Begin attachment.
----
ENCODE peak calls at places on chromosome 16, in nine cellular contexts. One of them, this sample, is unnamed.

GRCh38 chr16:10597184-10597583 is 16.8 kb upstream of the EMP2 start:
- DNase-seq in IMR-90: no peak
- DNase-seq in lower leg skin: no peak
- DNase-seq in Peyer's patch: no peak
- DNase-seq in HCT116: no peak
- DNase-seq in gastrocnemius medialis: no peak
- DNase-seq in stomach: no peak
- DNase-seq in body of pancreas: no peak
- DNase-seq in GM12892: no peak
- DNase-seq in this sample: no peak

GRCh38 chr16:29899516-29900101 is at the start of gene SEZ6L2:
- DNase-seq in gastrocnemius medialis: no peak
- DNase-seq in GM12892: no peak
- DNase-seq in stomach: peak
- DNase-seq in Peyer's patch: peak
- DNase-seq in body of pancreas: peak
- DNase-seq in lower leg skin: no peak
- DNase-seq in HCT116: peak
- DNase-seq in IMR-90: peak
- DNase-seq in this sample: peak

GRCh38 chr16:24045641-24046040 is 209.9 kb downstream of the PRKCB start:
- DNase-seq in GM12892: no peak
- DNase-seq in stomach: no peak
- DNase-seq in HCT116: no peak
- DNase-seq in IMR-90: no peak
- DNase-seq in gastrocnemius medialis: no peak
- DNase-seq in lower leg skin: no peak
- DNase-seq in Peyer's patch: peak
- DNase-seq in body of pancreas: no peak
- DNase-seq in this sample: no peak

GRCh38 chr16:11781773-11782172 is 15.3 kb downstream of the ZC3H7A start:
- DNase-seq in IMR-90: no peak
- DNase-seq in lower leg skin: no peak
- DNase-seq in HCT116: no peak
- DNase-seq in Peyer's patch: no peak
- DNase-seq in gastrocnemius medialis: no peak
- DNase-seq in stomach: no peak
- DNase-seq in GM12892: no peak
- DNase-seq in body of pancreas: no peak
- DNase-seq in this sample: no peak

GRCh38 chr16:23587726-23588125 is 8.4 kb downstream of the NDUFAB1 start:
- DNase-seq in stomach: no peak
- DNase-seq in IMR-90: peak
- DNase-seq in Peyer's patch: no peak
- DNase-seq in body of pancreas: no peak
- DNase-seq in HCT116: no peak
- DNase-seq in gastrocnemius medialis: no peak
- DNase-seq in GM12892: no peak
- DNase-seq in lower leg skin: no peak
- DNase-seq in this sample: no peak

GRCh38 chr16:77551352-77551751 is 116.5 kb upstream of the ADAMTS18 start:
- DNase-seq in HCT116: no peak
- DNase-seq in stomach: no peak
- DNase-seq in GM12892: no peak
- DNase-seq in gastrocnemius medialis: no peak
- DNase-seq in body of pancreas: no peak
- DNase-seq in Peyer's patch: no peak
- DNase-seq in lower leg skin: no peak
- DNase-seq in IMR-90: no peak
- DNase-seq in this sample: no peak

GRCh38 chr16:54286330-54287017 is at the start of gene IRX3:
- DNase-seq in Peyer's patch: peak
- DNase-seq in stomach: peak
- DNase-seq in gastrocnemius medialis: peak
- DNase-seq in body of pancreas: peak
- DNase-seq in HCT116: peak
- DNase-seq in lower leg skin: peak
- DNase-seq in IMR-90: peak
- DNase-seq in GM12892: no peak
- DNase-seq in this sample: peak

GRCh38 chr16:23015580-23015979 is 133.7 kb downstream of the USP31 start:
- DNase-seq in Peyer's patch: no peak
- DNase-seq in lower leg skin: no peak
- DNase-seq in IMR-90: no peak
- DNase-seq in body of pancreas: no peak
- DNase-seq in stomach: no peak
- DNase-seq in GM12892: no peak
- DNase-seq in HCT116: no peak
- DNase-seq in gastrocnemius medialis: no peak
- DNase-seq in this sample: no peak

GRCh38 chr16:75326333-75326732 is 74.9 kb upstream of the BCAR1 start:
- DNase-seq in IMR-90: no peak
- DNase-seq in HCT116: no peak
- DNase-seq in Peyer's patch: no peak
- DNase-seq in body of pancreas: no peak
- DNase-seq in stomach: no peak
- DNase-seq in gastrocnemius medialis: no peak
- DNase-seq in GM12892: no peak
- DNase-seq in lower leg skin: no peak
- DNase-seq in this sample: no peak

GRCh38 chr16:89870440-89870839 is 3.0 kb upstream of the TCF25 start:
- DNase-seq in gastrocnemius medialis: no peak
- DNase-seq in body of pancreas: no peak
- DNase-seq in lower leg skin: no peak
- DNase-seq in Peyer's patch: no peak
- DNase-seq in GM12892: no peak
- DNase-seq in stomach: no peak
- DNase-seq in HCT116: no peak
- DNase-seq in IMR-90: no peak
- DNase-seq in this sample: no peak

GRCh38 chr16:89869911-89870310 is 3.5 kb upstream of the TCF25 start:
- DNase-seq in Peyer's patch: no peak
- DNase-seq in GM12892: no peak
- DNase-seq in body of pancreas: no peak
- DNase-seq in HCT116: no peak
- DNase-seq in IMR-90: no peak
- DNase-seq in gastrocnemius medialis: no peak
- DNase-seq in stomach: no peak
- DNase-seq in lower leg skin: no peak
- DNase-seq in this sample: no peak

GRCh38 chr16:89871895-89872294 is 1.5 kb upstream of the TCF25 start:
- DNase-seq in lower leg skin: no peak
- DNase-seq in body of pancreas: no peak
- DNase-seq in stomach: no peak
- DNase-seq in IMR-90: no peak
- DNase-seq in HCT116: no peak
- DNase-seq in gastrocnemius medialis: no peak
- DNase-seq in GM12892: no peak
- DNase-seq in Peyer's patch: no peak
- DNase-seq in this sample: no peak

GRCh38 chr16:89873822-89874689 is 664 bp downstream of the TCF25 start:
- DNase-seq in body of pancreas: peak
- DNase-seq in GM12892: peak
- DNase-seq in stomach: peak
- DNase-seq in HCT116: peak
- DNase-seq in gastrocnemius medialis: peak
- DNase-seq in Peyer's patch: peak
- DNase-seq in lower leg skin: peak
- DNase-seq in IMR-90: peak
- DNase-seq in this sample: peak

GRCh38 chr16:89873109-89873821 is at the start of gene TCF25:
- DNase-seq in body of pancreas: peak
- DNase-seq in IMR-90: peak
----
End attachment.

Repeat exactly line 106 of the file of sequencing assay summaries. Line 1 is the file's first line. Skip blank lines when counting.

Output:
- DNase-seq in HCT116: no peak